Life and Death on the New York Dance Floor, 1980-1983
Tim Lawrence is Professor of Cultural Studies at the University of East London and the author of Love Saves the Day: A History of American Dance Music Culture, 1970–1979 and Hold On to Your Dreams: Arthur Russell and the Downtown Music Scene, 1973–1992, both also published by Duke University Press.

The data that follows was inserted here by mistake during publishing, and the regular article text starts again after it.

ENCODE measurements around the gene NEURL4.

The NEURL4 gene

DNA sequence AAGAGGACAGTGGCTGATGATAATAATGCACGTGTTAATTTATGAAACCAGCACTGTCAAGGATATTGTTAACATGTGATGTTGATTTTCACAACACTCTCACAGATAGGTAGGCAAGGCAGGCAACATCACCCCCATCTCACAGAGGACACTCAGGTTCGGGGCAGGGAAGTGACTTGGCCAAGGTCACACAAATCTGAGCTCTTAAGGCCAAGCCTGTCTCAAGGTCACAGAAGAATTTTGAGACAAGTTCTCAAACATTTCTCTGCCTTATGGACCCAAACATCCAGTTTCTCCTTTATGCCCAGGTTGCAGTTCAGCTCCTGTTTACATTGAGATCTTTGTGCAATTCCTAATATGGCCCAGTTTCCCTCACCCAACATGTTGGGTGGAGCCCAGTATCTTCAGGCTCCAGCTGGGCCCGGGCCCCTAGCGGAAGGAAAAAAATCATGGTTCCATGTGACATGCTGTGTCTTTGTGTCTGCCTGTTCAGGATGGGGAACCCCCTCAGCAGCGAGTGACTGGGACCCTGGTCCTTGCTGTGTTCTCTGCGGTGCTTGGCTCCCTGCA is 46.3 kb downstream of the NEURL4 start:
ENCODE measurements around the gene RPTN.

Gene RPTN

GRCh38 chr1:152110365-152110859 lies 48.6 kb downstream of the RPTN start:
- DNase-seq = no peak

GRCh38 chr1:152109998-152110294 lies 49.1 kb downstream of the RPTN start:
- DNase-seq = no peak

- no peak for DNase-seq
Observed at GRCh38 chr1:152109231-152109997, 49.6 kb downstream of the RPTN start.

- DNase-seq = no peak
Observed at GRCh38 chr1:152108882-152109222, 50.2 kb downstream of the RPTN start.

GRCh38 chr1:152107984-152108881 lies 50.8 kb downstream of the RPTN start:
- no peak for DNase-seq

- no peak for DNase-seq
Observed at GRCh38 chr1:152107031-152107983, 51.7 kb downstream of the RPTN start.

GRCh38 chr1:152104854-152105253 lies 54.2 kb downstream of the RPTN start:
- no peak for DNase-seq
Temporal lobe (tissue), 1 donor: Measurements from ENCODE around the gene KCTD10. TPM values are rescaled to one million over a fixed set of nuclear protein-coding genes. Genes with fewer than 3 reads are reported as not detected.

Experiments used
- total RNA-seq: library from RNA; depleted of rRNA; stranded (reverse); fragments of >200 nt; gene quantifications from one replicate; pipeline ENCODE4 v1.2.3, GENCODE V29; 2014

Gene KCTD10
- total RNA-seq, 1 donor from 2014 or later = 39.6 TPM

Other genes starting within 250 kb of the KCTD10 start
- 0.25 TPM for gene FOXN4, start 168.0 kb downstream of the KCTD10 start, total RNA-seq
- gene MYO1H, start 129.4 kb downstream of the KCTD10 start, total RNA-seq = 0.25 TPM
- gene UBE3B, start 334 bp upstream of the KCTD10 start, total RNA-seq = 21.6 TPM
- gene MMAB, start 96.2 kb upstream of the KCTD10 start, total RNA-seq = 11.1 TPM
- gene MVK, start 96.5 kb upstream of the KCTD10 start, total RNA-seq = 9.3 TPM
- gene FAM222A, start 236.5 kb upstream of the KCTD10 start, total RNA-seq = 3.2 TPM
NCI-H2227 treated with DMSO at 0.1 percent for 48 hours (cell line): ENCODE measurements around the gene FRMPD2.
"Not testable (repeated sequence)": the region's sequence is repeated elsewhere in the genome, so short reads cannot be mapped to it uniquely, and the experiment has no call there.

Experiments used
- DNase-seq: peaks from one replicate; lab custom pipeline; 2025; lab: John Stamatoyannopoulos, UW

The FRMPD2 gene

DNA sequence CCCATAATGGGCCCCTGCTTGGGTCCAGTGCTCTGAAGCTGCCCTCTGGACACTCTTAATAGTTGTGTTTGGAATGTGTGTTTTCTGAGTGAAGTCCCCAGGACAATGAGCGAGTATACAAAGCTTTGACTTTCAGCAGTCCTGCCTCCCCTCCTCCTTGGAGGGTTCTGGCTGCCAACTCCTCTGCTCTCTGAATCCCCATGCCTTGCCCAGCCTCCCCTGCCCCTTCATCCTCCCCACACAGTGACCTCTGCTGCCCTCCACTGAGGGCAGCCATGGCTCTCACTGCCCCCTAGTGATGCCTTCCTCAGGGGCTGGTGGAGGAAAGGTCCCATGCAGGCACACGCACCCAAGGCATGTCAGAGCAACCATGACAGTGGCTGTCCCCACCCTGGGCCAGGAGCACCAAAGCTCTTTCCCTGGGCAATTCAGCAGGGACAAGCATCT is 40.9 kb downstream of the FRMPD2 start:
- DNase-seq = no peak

The thriving live music scene appeared to dip during 1982, perhaps because of the way electronic sounds were coming to the fore. ZE Records continued to be productive, however, while Island continued to build a diverse roster that saw Chris Blackwell mix the recognizable (the dub reggae of Black Uhuru, Gregory Isaacs, and Pablo Moses along with the conventional rock of u2 and Steve Winwood) with the mongrel (the dub-vocoder-electronics of Set the Tone and Grace Jones’s third Compass Point album, Living My Life). Blackwell also started to head to the Paradise Garage and, impressed by Levan, signed the Peech Boys. The group’s follow-up single, “Life Is Something Special,” featured a smooth, transcendent groove and neospiritual lyrics. Konk injected boisterousness into the downtown band scene with the release of “Master Cylinder’s Jam”—backed with a short version of “Konk Party”—at the end of 1982.